Please use this identifier to cite or link to this item: https://hdl.handle.net/1822/82411

TitleRemote sensing applications for mapping large wildfires based on machine learning and time series in Northwestern Portugal
Author(s)Santos, Sarah Moura Batista
Duverger, Soltan Galano
Bento-Gonçalves, António
Franca-Rocha, Washington
Vieira, António
Teixeira, Georgia
KeywordsBurnt area
Spectral index
Google Earth Engine
Landsat time series
Random forest
Issue date24-Jan-2023
PublisherMultidisciplinary Digital Publishing Institute (MDPI)
JournalFire
CitationSantos, S. M. B. dos, Duverger, S. G., Bento-Gonçalves, A., Franca-Rocha, W., Vieira, A., & Teixeira, G. (2023). Remote sensing applications for mapping large wildfires based on machine learning and time series in Northwestern Portugal. Fire, 6(2), 43. https://doi.org/10.3390/fire6020043
Abstract(s)Mapping large wildfires (LW) is essential for environmental applications and enhances the understanding of the dynamics of affected areas. Remote sensing techniques supported by machine learning and time series have been increasingly used in studies addressing this issue and have shown potential for this type of analysis. The main aim of this article is to develop a methodology for mapping LW in northwestern Portugal using a machine learning algorithm and time series from Landsat images. For the burnt area classification, we initially used the Fourier harmonic model to define outliers in the time series that represented pixels of possible burnt areas and, then, we applied the random forest classifier for the LW classification. The results indicate that the harmonic analysis provided estimates with the actual observed values of the NBR index; thus, the pixels classified by random forest were only those that were masked, collaborated in the processing, and reduced possible spectral confusion between targets with similar behaviour. The burnt area maps revealed that ~23.5% of the territory was burnt at least once from 2001 to 2020. The temporal variability of the burnt area indicated that, on average, 6.504 hectares were affected by LW within the 20 years. The annual burnt area varied over the years, with the minimum annual area detected in 2014 (679.5 hectares) and the maximum mapped area detected in 2005 (73,025.1 hectares). We concluded that the process of defining the mask with the outliers considerably reduced the universe of pixels to be classified within each image, which leaves the training of the classifier focused on separating the set of pixels into two groups with very similar spectral characteristics, thus contributing so that the separation of groups with similar spectral behaviour was performed automatically and without great sampling effort. The method showed satisfactory accuracy results with little omission for burnt areas.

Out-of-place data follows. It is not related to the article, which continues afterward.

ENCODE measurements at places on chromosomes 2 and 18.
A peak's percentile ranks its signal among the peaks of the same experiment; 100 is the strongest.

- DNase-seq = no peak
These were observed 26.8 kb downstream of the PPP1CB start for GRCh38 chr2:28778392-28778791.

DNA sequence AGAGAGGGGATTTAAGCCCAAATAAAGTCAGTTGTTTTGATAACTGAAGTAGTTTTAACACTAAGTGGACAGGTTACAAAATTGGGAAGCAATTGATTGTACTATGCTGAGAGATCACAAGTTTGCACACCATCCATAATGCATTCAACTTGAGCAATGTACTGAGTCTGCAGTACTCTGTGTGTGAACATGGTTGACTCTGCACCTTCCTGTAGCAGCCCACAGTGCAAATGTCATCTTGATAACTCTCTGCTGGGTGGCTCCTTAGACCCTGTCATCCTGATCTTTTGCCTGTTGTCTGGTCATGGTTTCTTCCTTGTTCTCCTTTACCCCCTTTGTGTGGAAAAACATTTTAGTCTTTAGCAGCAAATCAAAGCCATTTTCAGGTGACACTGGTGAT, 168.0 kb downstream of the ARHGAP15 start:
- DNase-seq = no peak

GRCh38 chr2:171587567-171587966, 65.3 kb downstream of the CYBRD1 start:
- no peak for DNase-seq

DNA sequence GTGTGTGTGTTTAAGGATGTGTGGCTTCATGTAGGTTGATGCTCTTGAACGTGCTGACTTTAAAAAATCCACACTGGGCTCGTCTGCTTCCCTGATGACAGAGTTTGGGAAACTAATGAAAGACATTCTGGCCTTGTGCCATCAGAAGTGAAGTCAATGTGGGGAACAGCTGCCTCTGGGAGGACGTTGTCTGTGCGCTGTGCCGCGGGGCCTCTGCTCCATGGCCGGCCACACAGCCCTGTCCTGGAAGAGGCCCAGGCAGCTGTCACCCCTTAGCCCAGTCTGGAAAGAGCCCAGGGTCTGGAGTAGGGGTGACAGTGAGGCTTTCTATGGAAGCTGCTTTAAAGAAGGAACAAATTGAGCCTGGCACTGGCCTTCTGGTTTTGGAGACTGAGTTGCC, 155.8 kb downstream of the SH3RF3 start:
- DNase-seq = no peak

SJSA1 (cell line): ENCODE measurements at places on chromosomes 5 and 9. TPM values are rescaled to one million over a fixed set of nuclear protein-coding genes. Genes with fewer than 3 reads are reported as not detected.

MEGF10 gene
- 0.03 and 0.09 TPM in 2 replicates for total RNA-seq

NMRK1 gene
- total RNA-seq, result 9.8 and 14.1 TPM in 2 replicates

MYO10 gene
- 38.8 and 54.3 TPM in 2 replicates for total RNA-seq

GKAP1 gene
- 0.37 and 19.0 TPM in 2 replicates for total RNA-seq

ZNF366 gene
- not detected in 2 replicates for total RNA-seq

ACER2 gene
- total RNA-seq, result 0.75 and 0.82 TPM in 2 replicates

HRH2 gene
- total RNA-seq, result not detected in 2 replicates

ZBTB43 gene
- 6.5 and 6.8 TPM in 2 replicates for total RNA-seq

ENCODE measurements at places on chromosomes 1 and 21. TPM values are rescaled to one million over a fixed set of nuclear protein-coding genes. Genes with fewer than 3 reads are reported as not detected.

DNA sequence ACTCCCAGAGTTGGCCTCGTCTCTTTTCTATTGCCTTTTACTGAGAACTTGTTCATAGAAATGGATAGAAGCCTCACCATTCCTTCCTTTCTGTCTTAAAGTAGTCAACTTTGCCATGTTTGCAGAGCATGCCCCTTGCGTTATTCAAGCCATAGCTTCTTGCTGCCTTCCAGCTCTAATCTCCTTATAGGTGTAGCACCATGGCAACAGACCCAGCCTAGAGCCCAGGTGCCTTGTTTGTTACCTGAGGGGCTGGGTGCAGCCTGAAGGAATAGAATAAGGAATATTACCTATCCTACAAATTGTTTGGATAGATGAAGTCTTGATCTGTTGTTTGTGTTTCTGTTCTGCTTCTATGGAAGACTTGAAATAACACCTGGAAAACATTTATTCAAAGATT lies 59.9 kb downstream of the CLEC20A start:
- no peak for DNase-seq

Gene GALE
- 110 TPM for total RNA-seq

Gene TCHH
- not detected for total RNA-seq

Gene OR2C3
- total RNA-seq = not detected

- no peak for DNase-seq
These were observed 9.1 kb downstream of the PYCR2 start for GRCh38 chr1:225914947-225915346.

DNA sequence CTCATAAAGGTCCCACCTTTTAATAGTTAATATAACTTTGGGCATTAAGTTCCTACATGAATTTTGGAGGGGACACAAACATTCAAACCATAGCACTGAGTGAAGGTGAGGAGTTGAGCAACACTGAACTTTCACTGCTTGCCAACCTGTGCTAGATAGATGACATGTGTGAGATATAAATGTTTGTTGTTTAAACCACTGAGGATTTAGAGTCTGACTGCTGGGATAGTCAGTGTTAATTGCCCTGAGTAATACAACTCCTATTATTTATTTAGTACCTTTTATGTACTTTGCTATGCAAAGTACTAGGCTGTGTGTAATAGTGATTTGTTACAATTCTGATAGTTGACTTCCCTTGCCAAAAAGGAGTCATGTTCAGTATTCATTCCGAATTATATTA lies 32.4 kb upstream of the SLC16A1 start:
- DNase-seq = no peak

TypeArticle
URIhttps://hdl.handle.net/1822/82411
DOI10.3390/fire6020043
ISSN2571-6255
e-ISSN2571-6255
Publisher versionhttps://www.mdpi.com/2571-6255/6/2/43
Peer-Reviewedyes
AccessOpen access
Appears in Collections:CECS - Artigos em revistas internacionais / Articles in international journals

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